Terrorism and minority issues; not to be confused
Print to screen by Dinouk Colombage
The Easter Sunday terror attacks that shook the country after nearly nine years of peace have left many people questioning what caused these attacks, and whether or not there is an underlying issue which is still to be addressed.
When news broke that the attacks were carried out by several Muslims, the public immediately assumed that these were retaliatory attacks for the riots which struck Aluthgama and Beruwala back in 2014, and more recently Digana in 2018.
Online communities, which have been the most vocal during the last three weeks, have been well and truly divided into two camps. On one side of the spectrum are the self-anointed “Sinhala nationalists”, who have been very quick to attribute the attacks to Muslims around the country. On the opposite side are the moderates who have argued that the attacks were spurred on by the growing racism faced by the Muslim communities in the country.
It took over 48 hours for the Islamic State (IS) – a ruthless terrorist organisation that temporarily captured territory in Iraq and Syria during the past several years – to claim responsibility. Unfortunately, during that period of silence, the two aforementioned camps were quick to have their voices heard.
In the ensuing weeks after the attacks, racist content on social media has grown exponentially. On two separate occasions, the Government was forced to resort to blocking social media sites in a last-ditch attempt to quell the rising anti-Muslim sentiment.
While the chorus continued with pointing the finger at the Muslims of Sri Lanka, the Muslim representatives continued to plead their community’s innocence. Last week, UNP MP Mujibur Rahuman told the media that the Muslims of Sri Lanka did not support the attacks or the group responsible for the attack. The MP quickly highlighted that it was in fact the Muslim community who have been assisting the ongoing security operations to ensure a swift and comprehensive end to the conflict.
Unfortunately, the damage seems to have been done. Judging by public sentiment, which has well and truly turned against the Government, the fact that these attacks were carried out by a global terrorist network has been overshadowed by a minority harbouring an anti-Islamic opinion.
The narrative created by public opinion regarding the attacks appears to have whitewashed the fact that Sri Lanka was a victim of terrorism. The Government has been continually blamed for failing to act promptly when presented with the issues that were arising from within the Muslim communities.
Ever since hostilities towards Muslims boiled over in 2014, the authorities have appeared slow to react. Last year’s riots in Digana were a harsh reminder that there were still factions of the Sinhalese society which were heavily anti-minority.
The backlash faced by Muslims in the past several years is now being used to explain the recent attacks.
IS, a globally renowned terror organisation, grew out of Al-Qaeda in Iraq and Syria in the last 10 years. For several years, it has kept its attention directed firmly towards the Middle East. The US committed troops and resources to fight the threat in Iraq, while supporting the Syrian rebels who were already engaged in a conflict with the Syrian regime.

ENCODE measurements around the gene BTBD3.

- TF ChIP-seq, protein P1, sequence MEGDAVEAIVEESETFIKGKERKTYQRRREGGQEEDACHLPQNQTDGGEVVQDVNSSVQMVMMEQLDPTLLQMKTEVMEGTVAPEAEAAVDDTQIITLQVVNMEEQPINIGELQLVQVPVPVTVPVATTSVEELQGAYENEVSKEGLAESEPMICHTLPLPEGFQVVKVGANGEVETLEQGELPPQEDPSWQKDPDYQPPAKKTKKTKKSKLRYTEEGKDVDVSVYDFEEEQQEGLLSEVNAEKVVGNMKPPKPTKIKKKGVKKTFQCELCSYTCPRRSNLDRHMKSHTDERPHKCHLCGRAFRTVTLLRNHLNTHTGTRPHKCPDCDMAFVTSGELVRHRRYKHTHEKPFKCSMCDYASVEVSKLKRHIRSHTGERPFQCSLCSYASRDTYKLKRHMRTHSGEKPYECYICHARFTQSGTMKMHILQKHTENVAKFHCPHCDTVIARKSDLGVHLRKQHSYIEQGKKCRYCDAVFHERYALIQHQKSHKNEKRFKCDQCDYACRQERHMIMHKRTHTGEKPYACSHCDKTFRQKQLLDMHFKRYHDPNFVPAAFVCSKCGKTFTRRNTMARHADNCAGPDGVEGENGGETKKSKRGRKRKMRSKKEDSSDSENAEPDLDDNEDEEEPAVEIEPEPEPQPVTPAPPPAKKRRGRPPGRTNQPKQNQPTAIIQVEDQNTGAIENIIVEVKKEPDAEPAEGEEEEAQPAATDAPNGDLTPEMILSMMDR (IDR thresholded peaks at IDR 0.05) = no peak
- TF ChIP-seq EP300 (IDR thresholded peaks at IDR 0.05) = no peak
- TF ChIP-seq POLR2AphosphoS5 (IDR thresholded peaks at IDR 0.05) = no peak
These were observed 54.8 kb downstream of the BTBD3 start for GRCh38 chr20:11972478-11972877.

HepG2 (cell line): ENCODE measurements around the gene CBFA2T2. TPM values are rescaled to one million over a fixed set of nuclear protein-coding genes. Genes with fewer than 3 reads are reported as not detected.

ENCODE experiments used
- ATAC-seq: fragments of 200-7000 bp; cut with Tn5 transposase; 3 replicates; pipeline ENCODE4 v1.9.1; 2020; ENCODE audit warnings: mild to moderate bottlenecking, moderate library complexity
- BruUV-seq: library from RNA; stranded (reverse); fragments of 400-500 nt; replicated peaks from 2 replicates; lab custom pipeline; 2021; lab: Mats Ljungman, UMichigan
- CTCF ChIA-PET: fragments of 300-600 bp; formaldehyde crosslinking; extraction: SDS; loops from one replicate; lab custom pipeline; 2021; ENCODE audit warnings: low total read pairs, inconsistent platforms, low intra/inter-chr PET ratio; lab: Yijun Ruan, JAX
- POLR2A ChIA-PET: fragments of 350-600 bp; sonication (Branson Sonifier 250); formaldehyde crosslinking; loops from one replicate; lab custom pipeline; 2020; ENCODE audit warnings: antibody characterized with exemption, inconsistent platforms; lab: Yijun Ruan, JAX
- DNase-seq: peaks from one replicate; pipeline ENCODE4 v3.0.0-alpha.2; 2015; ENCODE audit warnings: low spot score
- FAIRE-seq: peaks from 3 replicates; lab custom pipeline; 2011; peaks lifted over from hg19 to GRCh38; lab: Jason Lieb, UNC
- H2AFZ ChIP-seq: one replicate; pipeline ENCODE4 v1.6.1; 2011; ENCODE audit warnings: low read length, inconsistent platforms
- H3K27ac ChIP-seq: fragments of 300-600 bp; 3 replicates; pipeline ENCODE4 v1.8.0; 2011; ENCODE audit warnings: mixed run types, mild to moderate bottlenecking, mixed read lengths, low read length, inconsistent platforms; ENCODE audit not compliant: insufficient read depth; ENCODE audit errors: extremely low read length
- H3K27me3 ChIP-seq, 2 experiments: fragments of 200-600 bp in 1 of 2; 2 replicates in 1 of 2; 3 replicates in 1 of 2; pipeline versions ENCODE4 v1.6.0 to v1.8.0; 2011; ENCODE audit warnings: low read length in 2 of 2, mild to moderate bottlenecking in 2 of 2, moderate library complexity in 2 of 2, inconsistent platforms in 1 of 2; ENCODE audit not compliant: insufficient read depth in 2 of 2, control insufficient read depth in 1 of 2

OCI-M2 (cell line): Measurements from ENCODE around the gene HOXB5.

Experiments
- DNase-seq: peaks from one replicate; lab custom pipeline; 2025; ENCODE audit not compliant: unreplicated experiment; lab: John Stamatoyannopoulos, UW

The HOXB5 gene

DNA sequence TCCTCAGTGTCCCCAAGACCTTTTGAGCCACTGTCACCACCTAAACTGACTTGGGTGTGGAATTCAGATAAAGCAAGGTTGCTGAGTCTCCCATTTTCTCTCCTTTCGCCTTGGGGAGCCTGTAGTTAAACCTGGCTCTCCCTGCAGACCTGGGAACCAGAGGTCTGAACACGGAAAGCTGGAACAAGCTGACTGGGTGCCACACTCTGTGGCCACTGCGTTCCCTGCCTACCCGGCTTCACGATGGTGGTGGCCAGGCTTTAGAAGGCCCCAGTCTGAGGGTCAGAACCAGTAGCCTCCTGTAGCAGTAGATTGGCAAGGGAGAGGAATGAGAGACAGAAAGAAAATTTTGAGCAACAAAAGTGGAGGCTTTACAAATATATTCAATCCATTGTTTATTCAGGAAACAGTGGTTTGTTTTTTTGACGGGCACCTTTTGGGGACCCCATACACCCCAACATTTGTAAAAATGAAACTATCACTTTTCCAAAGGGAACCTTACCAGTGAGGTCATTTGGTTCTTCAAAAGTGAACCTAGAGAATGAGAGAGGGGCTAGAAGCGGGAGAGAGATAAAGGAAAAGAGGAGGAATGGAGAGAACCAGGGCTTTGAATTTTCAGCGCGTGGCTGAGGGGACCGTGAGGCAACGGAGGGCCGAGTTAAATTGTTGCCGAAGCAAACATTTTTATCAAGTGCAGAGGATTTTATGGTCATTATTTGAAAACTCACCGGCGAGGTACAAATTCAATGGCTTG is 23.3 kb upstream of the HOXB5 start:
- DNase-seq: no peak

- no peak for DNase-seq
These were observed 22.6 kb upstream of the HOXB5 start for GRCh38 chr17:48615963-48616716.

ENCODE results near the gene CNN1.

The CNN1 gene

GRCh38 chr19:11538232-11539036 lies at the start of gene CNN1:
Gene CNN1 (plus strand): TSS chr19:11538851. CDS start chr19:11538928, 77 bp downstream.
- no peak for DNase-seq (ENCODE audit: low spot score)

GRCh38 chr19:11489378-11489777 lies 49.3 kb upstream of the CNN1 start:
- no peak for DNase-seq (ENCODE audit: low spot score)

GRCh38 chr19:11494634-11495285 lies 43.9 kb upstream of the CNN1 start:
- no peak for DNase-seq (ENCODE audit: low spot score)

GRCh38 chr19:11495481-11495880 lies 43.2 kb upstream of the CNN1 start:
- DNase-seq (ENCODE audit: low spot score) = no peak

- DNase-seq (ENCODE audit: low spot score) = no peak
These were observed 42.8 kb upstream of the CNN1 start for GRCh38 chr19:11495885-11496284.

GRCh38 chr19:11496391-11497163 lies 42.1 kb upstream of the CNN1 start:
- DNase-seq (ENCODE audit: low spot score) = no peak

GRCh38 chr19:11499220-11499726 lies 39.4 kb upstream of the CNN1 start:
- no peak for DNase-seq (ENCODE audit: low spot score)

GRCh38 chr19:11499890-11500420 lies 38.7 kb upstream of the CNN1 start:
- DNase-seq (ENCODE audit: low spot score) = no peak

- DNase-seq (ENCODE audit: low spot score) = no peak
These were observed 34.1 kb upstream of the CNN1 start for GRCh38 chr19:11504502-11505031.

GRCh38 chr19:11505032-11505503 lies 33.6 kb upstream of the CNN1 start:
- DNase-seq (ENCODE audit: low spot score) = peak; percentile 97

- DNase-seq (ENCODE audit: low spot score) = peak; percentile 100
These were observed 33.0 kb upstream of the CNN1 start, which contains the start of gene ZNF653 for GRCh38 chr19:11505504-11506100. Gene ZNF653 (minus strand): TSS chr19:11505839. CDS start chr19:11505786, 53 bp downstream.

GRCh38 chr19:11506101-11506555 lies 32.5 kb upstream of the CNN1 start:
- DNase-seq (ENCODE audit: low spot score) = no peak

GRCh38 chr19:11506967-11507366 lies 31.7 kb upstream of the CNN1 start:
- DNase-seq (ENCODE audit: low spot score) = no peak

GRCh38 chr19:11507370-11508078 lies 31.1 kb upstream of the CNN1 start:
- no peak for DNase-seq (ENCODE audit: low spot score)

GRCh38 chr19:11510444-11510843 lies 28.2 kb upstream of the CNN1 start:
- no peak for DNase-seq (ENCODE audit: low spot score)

However, while attention was focused on those two costly conflicts, IS has slowly yet surely infiltrated parts of South Asia. In 2016, Jakarta was targeted by an ISIS suicide bomber, while earlier this year, a church in Southern Philippines was attacked by ISIS. Intelligence services in India, Pakistan, and Bangladesh have also been on high alert over threats to the country.
With the apparent defeat of the group in Syria and Iraq, the Easter Sunday attack seems to have signalled that the group is preparing for a fresh offensive in a new part of the world.
While Sri Lanka must prepare itself for the new terror threat in the form of global terrorism, it is important that the authorities and the public do not confine the issues facing the minorities and the terror threats to a single issue.
The attacks in Indonesia and Philippines highlight the fact that ISIS is not a group committed to a cause shared by any minority group. The attack in the Philippines targeted a church, while the attack in Indonesia targeted a shopping centre in a predominantly Muslim country. According to the experts, it is believed that ISIS has killed more Muslims than any other religious group. Security agencies around the world estimate the ISIS currently has over 3,000 Muslim prisoners, which the media has dubbed as “slaves”.
In Sri Lanka, the Muslim community was quick to distance themselves from the terrorists even before ISIS had claimed responsibility. In fact, for several years leading up to the attacks, civil groups within the Muslim community had warned the security forces on several different occasions about the growing threat. On 25 April, during search operations carried out by the security forces in the Eastern Province, it was the local Muslims who tipped them off about a safe house in Kalmunai.
The Muslim community has faced many issues in the recent years. Those problems are being highlighted once again through the growing racism faced by them on social media platforms. Despite the backlash that the community is facing, they have continued to distance themselves from the terrorists.
Sri Lanka is currently facing two separate, yet equally dangerous situations. On the one hand, the Sinhala nationalists are continuing to promote anti-Muslim sentiment to further their goals. While on the other hand, the small island nation has become the latest target of global terrorism. At the current point in time, the two situations are independent of one another. However, if the authorities fail to address both issues as separate problems, the country faces the potential of seeing the two merge.